"This is not an easy matter because there is some risk that attitudes may have hardened having regard to the history of these applications. The applications themselves were made in 1992 and only after the successful appeal on the preliminary planning issue. On the other hand, however, Parliament has decided that the decision on matters of this kind should be taken by the local licensing authority and there would need to be compelling reasons for removing from such authority the responsibility for taking such decisions. In the present instance,... we are simply unable to tell to what extent, if at all, other members of the committee which cast their votes against the applications were influenced by anything said or done by the provost."



[17] That the hardening of attitudes is a relevant consideration to be weighed in the balance had previously been confirmed in Botterills of Blantyre v Hamilton District Licensing Board 1986 SLT 14.


[18] In my opinion, these authorities show that each case must be decided on its own facts and circumstances and that there is a danger in placing too much reliance on the facts in one case in contrast to those in another. Nevertheless, it must be recognised that Parliament has decided that the defenders are the appropriate body to decide matters surrounding the licensing of premises in which alcohol is sold and in only compelling circumstances should the court take that responsibility to itself. In any event, a court cannot have the necessary knowledge of local conditions to make an informed decision in the same way that a licensing board can. But it seems to me that where the actings which constitute a breach of natural justice or possible or actual bias are so serious or where there is a sufficiently serious risk, whether actual or perceived, of the board not considering the case of new in a dispassionate and judicial manner these rules of public policy must take precedence over the desire of Parliament.


[19] In moving that I reverse the decision, counsel relied on the individual breaches which he said were individually and collectively of a most serious kind. He also relied upon the decision, which he characterised as unwise, of the convener of the defenders to give an interview on local radio when she knew the case was to be appealed, the quotation of the defenders' spokesman in the press article, the comment by the defenders that the motion for interim suspension must be opposed no matter what, particularly when there was no proper reason for such opposition, the misleading nature of the answers to the application nearly six weeks after the appeal was lodged and the fact that there are only ten available members of the defenders, nine had sat in this case (although one had left before the hearing finished) and that it was therefore impossible to constitute a new board with none of the eight involved.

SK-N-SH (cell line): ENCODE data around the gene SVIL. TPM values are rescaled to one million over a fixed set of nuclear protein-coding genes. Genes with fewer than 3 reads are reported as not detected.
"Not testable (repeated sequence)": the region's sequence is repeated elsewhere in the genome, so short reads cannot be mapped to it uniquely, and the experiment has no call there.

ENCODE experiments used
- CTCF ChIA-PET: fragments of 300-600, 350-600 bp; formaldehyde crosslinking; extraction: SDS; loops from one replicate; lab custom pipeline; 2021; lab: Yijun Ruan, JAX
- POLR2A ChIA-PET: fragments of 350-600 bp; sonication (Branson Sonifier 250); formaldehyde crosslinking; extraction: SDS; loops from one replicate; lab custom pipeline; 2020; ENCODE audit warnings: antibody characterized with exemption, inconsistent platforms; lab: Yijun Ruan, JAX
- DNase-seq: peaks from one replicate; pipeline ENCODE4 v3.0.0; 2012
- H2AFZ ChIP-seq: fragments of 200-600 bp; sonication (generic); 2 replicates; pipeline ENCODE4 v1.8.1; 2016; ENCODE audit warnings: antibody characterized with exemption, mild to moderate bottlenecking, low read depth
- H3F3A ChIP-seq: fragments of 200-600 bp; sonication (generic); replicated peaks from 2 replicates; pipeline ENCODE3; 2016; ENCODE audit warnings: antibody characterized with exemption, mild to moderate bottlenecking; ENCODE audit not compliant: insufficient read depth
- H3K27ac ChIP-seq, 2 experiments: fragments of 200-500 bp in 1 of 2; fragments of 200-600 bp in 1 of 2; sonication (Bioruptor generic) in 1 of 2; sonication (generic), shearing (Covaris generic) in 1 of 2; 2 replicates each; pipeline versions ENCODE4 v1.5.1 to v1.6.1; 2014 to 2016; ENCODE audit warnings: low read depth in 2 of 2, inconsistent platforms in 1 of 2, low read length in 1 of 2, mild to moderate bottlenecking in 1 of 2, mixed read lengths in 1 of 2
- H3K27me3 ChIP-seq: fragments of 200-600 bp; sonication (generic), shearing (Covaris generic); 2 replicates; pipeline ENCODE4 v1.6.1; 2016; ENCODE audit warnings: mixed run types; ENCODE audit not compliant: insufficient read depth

[20] Mr Smith for the defenders submitted that no matter their failings it was clear that there were facts upon which the defenders were entitled to rely in making their decision, that the failings were truly errors of procedure which would best be rectified by a re-hearing and that in opposing the motion for interim suspension the defenders were showing that they treated the matter seriously.


[21] In fairness to the defenders, I cannot say that their failures at the hearing were anything other than incompetence and at least in respect of some of those failures they appear to have taken the advice of their clerk. But that, of course, cannot defeat the rules of natural justice where the motives of the tribunal are nothing to the point, at least in an exculpatory way. Each of the failures constitute in my opinion serious breaches - indeed failure alone to vote in public has previously resulted in the reversal of a decision and no remit being allowed (Simpson v Banff and Buchan District Licensing Board 1990 SC 347). In my opinion, they are both individually and collectively sufficiently serious for me to conclude that a remit is inappropriate